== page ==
Everybody already had a food security program, which meant they were already purchasing food. What if we stopped purchasing food and collected it together and diverted, if not all, at least some of the budget they already were spending? Well, that didn't take long to get most people to sign on.
Then, just before Christmas in 2016, it became apparent that Costco wanted what was leaving to be in a refrigerated truck [and suspended the donations].
The InterCommunity Health Centre put one of their community developers on it. Pretty soon she had an in to the city hall, and we talked to them a little bit. So, the city came up with the funds that we needed to get us back in gear with the refrigerated truck. We were able to purchase and put it on the road in October 2017 — about 10 months from the day we got stopped. We've been collecting since then.
TVO.org: What has the impact been?
DW: One agency reported last year that they had a net savings of $4,800. Some agencies are able to do things that they couldn't have done before because they didn't have a budget for it. Some, like us, are able to do better than what they were doing or a little bit more.
At Ark Aid it has helped us serve healthier meals. We have sauces our cook makes up himself, or a lot of times now, instead of serving a muffin that we've picked up for dessert, we're serving a piece of fresh fruit. So, it didn't save us money in the sense that we were already sourcing all of the food that we needed, but it's a healthier mix than what we had.
It has created a bigger sense of partnership among the agencies. So, agencies, we're finding, will know each other better and know what the other one might be doing. They'd say, “Hey, I have this, can you use it?” or, “I'm going to be doing this. Do you know where I could get this?”
TVO.org: The coalition, in partnership with Middlesex-London Health Unit, has also established a donation protocol template that it shares with other communities. What’s that about?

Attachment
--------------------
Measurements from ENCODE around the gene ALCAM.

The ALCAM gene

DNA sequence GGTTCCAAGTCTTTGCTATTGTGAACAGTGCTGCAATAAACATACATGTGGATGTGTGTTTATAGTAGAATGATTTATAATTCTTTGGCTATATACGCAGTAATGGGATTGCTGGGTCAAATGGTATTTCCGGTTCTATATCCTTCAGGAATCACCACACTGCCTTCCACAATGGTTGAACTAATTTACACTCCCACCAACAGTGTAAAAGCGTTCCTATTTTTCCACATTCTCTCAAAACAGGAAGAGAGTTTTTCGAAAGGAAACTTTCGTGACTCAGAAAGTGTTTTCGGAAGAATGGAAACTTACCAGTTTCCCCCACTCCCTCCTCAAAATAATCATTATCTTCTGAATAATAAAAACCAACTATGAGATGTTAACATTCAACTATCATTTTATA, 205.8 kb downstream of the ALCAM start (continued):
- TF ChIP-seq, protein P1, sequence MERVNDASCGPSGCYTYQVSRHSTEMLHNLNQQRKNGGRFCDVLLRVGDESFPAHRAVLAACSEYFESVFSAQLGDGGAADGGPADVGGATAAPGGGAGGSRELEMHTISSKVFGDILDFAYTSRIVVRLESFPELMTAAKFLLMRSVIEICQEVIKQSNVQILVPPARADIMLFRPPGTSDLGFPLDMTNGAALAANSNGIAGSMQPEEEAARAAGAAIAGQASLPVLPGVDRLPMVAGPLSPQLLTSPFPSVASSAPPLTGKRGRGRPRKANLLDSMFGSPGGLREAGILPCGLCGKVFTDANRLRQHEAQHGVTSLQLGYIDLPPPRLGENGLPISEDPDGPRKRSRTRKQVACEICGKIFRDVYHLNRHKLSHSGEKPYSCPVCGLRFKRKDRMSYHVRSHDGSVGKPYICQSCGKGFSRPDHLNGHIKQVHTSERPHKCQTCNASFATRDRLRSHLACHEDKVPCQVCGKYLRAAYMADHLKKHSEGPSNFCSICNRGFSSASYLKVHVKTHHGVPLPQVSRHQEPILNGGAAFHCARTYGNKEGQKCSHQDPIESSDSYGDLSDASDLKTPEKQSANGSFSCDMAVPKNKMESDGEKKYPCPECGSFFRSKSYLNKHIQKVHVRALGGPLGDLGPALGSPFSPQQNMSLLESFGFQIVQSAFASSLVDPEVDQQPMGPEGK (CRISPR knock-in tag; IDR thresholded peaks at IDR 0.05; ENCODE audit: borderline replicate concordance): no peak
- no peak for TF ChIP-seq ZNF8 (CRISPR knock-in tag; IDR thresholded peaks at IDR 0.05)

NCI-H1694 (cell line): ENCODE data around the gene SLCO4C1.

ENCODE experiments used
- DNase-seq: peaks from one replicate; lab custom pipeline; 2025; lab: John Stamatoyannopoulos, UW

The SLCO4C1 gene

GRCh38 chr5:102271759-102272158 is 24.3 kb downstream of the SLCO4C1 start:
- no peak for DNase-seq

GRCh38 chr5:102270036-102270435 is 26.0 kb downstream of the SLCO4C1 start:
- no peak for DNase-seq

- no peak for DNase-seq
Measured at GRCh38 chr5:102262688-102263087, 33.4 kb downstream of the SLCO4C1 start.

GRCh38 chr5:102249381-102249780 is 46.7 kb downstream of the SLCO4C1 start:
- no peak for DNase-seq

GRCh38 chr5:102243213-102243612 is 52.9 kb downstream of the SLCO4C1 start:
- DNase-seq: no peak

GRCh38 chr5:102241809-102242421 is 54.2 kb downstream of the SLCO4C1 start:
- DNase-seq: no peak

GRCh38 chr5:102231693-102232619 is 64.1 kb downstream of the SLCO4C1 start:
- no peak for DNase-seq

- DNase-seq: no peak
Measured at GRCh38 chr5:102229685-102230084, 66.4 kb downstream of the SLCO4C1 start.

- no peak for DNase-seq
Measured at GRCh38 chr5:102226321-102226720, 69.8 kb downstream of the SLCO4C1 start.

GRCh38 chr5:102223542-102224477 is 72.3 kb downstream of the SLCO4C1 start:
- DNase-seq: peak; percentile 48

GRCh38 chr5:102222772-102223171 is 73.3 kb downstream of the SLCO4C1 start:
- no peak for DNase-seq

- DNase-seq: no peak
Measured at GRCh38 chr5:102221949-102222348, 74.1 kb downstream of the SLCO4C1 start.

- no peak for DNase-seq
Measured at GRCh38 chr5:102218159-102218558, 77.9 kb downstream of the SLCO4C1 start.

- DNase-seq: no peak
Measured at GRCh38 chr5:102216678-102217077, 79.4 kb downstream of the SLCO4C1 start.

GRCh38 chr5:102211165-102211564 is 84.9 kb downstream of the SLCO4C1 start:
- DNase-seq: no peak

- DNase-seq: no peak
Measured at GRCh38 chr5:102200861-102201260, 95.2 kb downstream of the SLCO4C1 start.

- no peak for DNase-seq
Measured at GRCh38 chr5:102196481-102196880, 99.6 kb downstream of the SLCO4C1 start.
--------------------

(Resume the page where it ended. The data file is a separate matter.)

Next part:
DW: Well of course, you know, whenever you talk about donating food the health issue comes up — that's probably partially why companies are reluctant to give.
We realized in the first half of 2017 that we needed to be proactive. What I was concerned about was that a health inspector would only see a small piece of it and not understand the big picture. And then, I mean, they could have created havoc for us.
But [Middlesex-London Health Unit] were great to work with. We sat with them and explained our model — that really the model is we're not roaming all over town with food perishing. We're going to have a refrigerated truck. They're already inspecting the food’s sources and destination.
They could not find anything in Ontario that was like this project, but found something in British Columbia that was similar, and gave us a printout of its [protocol] as a sort of a template. We developed it from there with them. Now, we have two or three pages of things which we give to donors about what to give and how to give and what not to do.
TVO.org: How will this program make a difference over the holidays?
DW: The thing is not that we serve a Christmas Eve meal, which we do, it's that we're also serving a meal on January 25th. Some of these programs would not exist without this. It makes Christmas every day.